Andrew Wimer
Andrew Wimer · January 24, 2019

Arlington, Va. — Yesterday, federal magistrate judge Roderick C. Young recommended denying the State Council of Higher Education for Virginia’s (SCHEV’s) motion to dismiss Jon and Tracy McGlothian’s First Amendment challenge to Virginia’s prohibition on their teaching job skills without the agency’s permission, allowing their lawsuit to proceed.

“Jon and Tracy should not have to pay thousands of dollars and wade through endless red tape just so they can exercise their First Amendment right to teach,” said IJ Attorney Milad Emam. “We are pleased that their case will continue to move forward and hope that the court will free them to pass on what they’ve learned to individuals in their community.”

Jon and Tracy worked for a lifetime to build skills to become a certified project management professional (PMP) and experienced sewer, respectively. In 2015, their established business, the Mt. Olivet Group, LLC (TMOG), set out to teach people the skills they would need to advance in these fields. Though they could freely teach anyone these skills as a hobby, SCHEV prohibits them from teaching the general public if students want to use their classes to earn an honest living.

As a result, in July 2018, Jon and Tracy McGlothian teamed up with the Institute for Justice (IJ) to challenge this prohibition. As the lawsuit alleges, SCHEV would have no right to stop Jon and Tracy from publishing a book or posting an online video on project management or sewing and there is no constitutional basis for treating in-person instruction any differently.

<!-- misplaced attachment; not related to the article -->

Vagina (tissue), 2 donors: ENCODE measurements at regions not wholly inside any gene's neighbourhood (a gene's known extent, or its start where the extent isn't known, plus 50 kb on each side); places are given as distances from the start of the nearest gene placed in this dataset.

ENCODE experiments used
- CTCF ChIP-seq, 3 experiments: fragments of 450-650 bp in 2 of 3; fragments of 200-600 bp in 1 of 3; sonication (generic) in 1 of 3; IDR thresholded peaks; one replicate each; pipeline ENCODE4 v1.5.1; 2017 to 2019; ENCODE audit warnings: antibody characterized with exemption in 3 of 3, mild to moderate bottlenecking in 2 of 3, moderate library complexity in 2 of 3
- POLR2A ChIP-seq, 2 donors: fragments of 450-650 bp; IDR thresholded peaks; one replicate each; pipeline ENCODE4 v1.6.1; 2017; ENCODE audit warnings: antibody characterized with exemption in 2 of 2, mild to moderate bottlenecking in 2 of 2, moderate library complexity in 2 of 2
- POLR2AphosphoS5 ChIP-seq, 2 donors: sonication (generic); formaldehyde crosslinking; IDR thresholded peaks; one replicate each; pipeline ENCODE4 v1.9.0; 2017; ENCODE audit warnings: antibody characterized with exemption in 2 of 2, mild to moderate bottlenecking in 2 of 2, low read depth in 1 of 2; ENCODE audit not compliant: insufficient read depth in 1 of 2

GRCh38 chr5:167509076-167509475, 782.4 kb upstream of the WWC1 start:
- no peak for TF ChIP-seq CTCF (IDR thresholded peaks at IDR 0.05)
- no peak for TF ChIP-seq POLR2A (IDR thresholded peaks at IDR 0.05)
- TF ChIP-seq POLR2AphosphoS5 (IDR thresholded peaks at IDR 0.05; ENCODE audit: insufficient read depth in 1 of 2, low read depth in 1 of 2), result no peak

The judge wrote that the McGlothians’ lawsuit could not be dismissed because the allegations in their complaint demonstrated that Virginia’s law applies only to classes on certain topics: “if a postsecondary school or a program at a postsecondary school is subject to SCHEVs certification requirements, it is because of the content of its speech.”

“What SCHEV is doing to us is not right,” said Jon McGlothian. “I wrote a book about project management and I don’t see why they should regulate me simply because I want to give the same information in a classroom.”

Judge Young’s decision recommends that the McGlothians’ lawsuit be allowed to proceed but that SCHEV be allowed to continue enforcing the law during the lawsuit. Both sides in the lawsuit will have the opportunity to file objections to Judge Young’s conclusions with the presiding district-court judge before the case continues.